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Welcome to the community maintained website of the LinuxCNC Project
Notice the wiki password has changed: See BasicSteps
LinuxCNC 2.6.2 released!
The latest point release in the 2.6 seris is here: 2.6.2. Upgrades from previous 2.6 releases will be automatic and will require no config changes. The changelog is available on the page listing Released
versions. Instructions for updating from 2.5 are on the UpdatingTo2.6
LinuxCNC 2.5.4 released!
We are pleased to announce the 2.5.4 release of LinuxCNC. The changelog is available on the page listing Released
versions. Instructions for updating from 2.4 are on the UpdatingTo2.5
Rebranding name change
Due to a trademark dispute, after EMC 2.4 the project will be referred to as LinuxCNC - A longer but more descriptive name.
LinuxCNC on Ubuntu 10.04 Lucid Lynx
of pre-built packages and a Live CD for Ubuntu 10.04 LTS "Lucid Lynx".
Why are there packages only for 8.04 and 10.04
We have chosen to use 8.04 and 10.04 because they are "long term support" (LTS) releases. If you use an LTS release, you can be sure of support and security fixes from the Ubuntu team for 3-5 years. However, we would be happy to accept and host packages for other versions if a user/developer of LinuxCNC wishes to contribute them.
Upgrading from Ubuntu 8.04 to 10.04 will remove LinuxCNC
If you use the Ubuntu updater to upgrade from 8.04 to 10.04, it will remove the LinuxCNC packages. After the upgrade, you can install the new packages for 10.04. Instead of upgrading, we recommend performing a fresh install of 10.04 so that your existing 8.04 setup is retained; after installing LinuxCNC on 10.04, copy your old configuration files and update them if necessary. This way, if you find that the experimental 10.04 packages do not work as well for you, you can simply return to your working 8.04 system.
LinuxCNC 2.4.7 release
Version 2.4.7 of LinuxCNC is available. View a list of changes in this release Instructions on upgrading from 2.3.x to 2.4.x
Table of Contents
- Tutorials - Links to tutorials and LinuxCNC guides
- Videos - LinuxCNC controlled machines in action
- Case Studies - example machines run by LinuxCNC
- Configuring LinuxCNC - how to make it fit your needs
- Sample Configurations
- TB6560 - cheap stepper boards from China
- Rot4thaxiskins - configuration of a 3 axis machine with an additional rotatory axis
- Stepper specific info
- Servo specific info
- Advanced Configuration:
- Homing and Limit Switch - Comparison of different Home and Limit Switch Configurations
- GUI Tutorial
- GUI Add-ons
- Control pendants and add-ons
- Running LinuxCNC over network
- Classic Ladder: adding a software PLC
- Spindle control:
- Touch probes:
- Interface Electronics:
- BackToolLathe - Changing Axis to display for a lathe with back tools.
- Tool changing:
- Gaining accuracy:
- Other uses of LinuxCNC:
- Camera based edge finder integration
- HAL: controlling the world
- User Configurations:
- MillSetup Notes on Limits, Home, Work Offsets, Tool Length Offsets, and Touch Off in LinuxCNC
- KX3 A simple howto for a Sieg KX3 mini-mill
- GantryPlasmaMachine An example of a trivkins gantry machine
- Internationalization - run LinuxCNC in your language
- Suppliers - Parts and Raw Materials suppliers
- Advanced examples of using LinuxCNC:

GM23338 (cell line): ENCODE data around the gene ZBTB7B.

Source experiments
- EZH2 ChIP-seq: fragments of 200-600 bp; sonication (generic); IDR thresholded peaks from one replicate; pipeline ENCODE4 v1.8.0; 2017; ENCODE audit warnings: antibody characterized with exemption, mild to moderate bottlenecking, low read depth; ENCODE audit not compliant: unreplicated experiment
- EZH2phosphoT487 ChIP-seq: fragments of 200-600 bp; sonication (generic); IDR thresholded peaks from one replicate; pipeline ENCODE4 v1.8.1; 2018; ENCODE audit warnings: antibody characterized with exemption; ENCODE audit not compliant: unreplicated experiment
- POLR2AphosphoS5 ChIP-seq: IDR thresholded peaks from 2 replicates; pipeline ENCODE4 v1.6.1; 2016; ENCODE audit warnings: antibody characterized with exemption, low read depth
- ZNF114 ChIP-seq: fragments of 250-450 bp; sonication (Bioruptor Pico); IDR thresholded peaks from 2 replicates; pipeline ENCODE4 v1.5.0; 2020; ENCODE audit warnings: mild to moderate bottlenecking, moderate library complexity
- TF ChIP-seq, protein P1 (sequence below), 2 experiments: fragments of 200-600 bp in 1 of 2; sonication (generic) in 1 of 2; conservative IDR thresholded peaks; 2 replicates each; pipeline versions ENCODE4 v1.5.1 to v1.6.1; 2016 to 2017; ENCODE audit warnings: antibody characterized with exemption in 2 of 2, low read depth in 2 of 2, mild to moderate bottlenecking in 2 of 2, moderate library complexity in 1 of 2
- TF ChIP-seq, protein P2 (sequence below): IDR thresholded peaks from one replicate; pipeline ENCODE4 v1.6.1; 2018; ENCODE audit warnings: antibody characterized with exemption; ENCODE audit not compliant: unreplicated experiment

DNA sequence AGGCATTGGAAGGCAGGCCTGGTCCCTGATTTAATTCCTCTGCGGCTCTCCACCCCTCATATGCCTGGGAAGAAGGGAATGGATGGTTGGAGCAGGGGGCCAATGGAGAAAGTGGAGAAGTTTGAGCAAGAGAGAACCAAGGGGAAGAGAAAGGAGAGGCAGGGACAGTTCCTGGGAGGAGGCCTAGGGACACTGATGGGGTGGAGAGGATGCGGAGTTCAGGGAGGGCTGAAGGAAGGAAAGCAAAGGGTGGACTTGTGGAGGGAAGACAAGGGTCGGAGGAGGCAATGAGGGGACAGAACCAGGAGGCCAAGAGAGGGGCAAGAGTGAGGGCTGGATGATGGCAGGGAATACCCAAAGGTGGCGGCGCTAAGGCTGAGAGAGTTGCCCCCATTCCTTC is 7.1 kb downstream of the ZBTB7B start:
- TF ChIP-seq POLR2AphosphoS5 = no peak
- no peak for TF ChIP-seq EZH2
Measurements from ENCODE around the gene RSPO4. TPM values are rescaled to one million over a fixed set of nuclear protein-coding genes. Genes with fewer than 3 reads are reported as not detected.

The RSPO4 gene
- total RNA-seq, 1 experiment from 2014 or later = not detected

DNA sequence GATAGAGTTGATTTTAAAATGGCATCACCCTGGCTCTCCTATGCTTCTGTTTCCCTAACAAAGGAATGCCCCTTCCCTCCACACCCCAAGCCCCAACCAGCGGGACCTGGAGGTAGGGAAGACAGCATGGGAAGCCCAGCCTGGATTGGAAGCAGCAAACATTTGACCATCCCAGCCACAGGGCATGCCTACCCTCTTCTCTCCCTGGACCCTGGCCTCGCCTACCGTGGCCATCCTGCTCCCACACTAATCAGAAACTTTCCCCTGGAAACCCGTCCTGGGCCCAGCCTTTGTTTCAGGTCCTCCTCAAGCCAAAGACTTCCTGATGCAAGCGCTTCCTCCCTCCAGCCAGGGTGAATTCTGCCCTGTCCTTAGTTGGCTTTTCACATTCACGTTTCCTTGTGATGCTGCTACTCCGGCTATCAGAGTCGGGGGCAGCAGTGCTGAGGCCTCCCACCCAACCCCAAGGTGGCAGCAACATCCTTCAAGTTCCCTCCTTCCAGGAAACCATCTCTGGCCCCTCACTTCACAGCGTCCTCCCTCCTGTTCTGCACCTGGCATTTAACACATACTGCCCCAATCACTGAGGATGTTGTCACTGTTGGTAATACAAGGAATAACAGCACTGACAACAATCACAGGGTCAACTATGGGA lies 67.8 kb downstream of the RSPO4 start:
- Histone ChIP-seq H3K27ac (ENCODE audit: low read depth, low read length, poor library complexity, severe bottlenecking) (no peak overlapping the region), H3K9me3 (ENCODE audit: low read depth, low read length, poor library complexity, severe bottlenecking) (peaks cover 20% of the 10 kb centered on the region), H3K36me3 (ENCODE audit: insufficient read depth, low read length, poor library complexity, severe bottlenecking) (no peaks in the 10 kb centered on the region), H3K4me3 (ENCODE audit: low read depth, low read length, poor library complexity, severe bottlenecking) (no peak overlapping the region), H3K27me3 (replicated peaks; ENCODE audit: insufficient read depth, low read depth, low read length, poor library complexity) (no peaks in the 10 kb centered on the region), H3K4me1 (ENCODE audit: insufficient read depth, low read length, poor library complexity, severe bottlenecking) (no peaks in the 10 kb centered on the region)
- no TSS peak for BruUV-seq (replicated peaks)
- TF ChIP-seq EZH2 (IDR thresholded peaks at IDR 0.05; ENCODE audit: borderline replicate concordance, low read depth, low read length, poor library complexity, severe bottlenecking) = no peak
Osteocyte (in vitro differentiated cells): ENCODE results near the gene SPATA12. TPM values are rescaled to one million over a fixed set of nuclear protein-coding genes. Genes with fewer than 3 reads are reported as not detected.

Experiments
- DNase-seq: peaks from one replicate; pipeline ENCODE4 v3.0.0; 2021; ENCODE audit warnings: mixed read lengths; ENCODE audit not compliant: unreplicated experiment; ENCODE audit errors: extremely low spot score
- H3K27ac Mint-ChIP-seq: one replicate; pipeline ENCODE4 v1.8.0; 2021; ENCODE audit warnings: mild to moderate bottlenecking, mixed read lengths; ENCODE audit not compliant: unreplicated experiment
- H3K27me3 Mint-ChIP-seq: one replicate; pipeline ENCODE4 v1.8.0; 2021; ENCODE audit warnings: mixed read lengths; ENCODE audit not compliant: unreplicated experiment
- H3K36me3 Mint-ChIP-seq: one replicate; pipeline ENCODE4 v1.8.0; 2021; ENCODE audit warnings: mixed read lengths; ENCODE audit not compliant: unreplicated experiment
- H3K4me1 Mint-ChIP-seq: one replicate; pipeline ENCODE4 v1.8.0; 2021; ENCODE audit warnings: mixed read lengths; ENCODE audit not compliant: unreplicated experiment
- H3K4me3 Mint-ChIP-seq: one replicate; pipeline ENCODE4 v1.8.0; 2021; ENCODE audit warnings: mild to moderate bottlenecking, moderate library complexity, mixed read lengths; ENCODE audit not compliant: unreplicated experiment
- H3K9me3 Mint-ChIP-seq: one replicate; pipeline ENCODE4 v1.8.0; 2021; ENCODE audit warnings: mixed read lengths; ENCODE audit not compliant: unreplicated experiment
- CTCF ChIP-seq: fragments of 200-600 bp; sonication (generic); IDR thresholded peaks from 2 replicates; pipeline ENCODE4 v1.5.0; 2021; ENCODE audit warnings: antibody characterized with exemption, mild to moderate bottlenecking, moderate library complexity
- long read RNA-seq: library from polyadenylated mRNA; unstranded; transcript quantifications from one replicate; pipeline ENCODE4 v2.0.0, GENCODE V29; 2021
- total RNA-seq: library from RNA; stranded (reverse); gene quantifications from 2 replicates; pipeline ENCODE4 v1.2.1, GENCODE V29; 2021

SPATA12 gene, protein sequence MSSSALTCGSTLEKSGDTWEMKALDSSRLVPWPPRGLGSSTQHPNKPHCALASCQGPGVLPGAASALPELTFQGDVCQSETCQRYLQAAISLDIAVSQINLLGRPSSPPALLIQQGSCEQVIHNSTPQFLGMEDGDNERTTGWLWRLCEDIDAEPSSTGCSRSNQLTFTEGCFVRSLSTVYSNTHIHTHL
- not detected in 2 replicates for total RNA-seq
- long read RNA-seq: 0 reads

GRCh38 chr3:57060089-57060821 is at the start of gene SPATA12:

- Advanced extensions of LinuxCNC:
[The LinuxCNC Live CD]
is based on Ubuntu 10.04, includes LinuxCNC 2.5, and can also be used to install Ubuntu and LinuxCNC to your hard drive. After installing, you can easily upgrade to the latest version of LinuxCNC over a network connection.
An entire special distribution of Linux is not needed to easily install and run LinuxCNC; see the instructions for starting with the
distributed Ubuntu CD under [Installing LinuxCNC]. These packages are maintained by the LinuxCNC board of directors and are kept up-to-date (and provide a very easy upgrade capability) as new releases are made.
Specialized Linux Distributions
LinuxCNC on [ArchLinux]
build and installation including the RTAI kernel patches [Arch-HOWTO]
. Arch is a lightweight and flexible Linux® distribution that tries to Keep It Simple. The Arch focus on simplicity and economy for developers means, among other things, that the main effort in assisting the user is not expended in crafting GUI configuration tools — the package manager, for example, does not have an official graphical front-end — but making well-annotated configuration files and extensive use of shell scripts. This has earned it a reputation as a distribution for intermediate and advanced Linux users who aren't afraid of the command line.
Why won't LinuxCNC run on Windows?
- LinuxCNC runs in real-time, to give smooth motion. This is critical to accuracy and machine life. Hard real-time is not available on Windows in a price range many can afford... especially those interested in using a PC-based control.
- LinuxCNC is intended to control machine tools. Machine tools are DANGEROUS and reliability/consistent behavior is extremely important. Compared to Windows, few viruses affect Linux. Even without consideration of viruses, Linux is far more stable.
- The above also apply to virtual machines (e.g., VMware or Virtual Box) and emulators. It may be possible to trick LinuxCNC to run on a virtual machine but do so at your own risk!
- The above notwithstanding, one can access a running LinuxCNC machine from a Windows machine, e.g., by running a Windows-based VNC client or X11 server.
The future of LinuxCNC
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